August 10, 2017
John R. Graham
Acting Assistant Secretary for Planning and Evaluation
200 Independence Avenue SW
Washington, DC 20201
Dear Mr. Graham:
On behalf of the members of the Depression and Bipolar Support Alliance (DBSA), thank you for the opportunity to provide input on Strategies for Improving Parity for Mental Health and Substance Use Disorder Coverage. DBSA applauds the President and his team for continuing to address this issue and appreciate this opportunity to address key issues about how mental parity is being implemented. We are pleased with the broad range of activities that have taken place to date and look forward to seeing continued improvement in this area.
DBSA is the leading peer-directed national organization focusing on mood disorders: depression and bipolar disorder. Unlike any other organization of its kind, DBSA is created for and led by individuals who themselves live with a mood disorder, with our bylaws stipulating that more than 50 percent of both the governing board of directors and paid professional staff must be people who have, or have had, depression or bipolar disorder. This first-person lived experience informs everything that we do.
DBSA envisions wellness for people with mood disorders. And, we believe that an open and collaborative approach to treatment― o n e that accounts for a person’s mental, emotional, and physical health―is what allows people to achieve what they personally define as wellness. DBSA has a long history of providing cutting-edge, interactive online tools and resources that allow individuals to understand, choose, manage, and evolve their treatment plans. Additionally, our network of 300 chapters across the country offer more than 700 free, in-person support groups. These programs, enable DBSA to reach over three million people each year with current, readily understandable information about depression and bipolar disorder; connections to treatment and community resources; and— crucially—the hope that wellness is possible.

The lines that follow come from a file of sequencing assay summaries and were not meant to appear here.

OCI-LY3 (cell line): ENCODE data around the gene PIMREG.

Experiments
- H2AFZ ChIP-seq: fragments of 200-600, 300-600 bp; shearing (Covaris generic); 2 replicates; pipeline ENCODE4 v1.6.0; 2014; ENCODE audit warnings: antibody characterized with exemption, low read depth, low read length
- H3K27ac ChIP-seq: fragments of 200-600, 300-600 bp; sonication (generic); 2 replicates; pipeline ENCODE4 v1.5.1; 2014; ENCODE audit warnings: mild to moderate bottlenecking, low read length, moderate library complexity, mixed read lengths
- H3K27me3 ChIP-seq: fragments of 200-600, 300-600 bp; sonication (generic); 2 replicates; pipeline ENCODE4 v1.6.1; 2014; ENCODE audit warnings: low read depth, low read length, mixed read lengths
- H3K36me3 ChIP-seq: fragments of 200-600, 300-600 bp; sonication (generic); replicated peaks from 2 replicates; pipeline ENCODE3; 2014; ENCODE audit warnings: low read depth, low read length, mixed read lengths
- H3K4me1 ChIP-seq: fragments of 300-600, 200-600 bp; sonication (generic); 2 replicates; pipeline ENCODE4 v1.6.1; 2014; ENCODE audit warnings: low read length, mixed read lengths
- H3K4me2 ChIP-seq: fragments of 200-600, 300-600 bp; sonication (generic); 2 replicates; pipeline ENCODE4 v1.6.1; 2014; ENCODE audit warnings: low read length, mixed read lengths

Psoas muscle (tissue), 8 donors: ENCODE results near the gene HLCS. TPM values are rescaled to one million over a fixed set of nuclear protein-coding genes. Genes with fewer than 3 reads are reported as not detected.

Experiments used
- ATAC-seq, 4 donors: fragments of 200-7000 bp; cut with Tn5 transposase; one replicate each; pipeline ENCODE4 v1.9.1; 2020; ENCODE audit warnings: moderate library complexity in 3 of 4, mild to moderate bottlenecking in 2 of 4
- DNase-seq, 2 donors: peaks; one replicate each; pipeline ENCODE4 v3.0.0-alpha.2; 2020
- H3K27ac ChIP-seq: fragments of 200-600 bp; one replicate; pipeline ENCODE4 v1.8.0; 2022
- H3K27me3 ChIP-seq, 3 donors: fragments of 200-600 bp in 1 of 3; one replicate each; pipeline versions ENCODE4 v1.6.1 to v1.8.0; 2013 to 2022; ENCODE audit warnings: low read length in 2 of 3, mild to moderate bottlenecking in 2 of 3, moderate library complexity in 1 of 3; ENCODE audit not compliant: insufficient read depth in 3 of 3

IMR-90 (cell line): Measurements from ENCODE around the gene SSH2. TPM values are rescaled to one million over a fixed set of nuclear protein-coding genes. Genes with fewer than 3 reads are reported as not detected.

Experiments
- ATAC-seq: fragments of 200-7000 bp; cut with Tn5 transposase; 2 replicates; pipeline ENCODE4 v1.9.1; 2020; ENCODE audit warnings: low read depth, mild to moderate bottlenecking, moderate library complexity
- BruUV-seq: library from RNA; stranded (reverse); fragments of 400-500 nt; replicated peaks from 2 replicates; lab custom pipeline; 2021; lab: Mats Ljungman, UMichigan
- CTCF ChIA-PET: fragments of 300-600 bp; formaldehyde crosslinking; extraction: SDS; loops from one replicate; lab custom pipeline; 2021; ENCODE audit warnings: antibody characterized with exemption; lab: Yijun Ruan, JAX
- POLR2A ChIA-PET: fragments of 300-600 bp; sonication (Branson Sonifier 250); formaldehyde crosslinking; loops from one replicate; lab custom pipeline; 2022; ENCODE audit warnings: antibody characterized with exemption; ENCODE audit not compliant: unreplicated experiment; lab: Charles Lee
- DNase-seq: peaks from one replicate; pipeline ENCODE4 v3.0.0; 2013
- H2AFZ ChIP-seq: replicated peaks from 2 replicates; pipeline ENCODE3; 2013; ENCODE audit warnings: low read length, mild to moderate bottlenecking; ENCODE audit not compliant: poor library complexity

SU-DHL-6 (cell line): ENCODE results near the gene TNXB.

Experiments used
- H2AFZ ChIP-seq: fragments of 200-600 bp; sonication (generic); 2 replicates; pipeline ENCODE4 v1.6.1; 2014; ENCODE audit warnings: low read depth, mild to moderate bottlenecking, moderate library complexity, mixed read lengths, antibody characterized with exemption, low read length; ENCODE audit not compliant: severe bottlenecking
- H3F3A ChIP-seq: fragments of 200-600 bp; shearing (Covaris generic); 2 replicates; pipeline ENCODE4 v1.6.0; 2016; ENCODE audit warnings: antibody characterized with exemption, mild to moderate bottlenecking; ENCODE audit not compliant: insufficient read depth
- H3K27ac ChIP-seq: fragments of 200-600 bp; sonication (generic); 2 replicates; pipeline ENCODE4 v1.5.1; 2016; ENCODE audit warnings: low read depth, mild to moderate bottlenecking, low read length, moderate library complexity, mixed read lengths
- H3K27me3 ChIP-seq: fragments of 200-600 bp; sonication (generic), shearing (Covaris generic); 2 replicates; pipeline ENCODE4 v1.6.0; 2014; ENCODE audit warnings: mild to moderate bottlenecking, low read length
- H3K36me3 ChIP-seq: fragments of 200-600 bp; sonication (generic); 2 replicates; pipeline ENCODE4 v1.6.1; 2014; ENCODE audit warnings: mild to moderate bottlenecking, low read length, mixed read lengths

Ultimately, we believe that our balanced, person-centered, wellness-oriented approach is what has allowed us to educate, empower, support, and inspire individuals to achieve the lives they want to lead for our more than 30 years in existence. It is from this perspective of experience and relationships that we believe that DBSA is uniquely positioned to provide comment and share stories from our participants.
First, I would like to note that as a member of the Parity Implementation Coalition we fully endorse the letter that they have submitted to you on July 26, 2017 in which they address issues of transparency and disclosure. We would like to amplify their remarks with additional comments. Additionally, we have attached a series of stories we have received over the past several years that capture the concerns of our members.
Promote compliance with parity best practices
One of the most common concerns we hear from our participants is the lack of transparency provided by health insurance plans for treatment limitations, particularly those that are non-quantitative. The failure by health plans to disclose their non-quantitative treatment limitations (NQTL’s) leaves plan beneficiaries unable to fully understand what benefits are available. As a result it restricts their ability to challenge an insurance plan’s adverse decisions regarding a treatment plan. This is particularly serious when the plan beneficiaries are experiencing a mental health episode and unable to adequately advocate for their needs. It should be the responsibility of the health insurance plans to ensure full compliance with the parity laws and regulations—not the burden of the patient to wade through a morass of complex rules and requirements to ensure they are receiving the benefits due to them.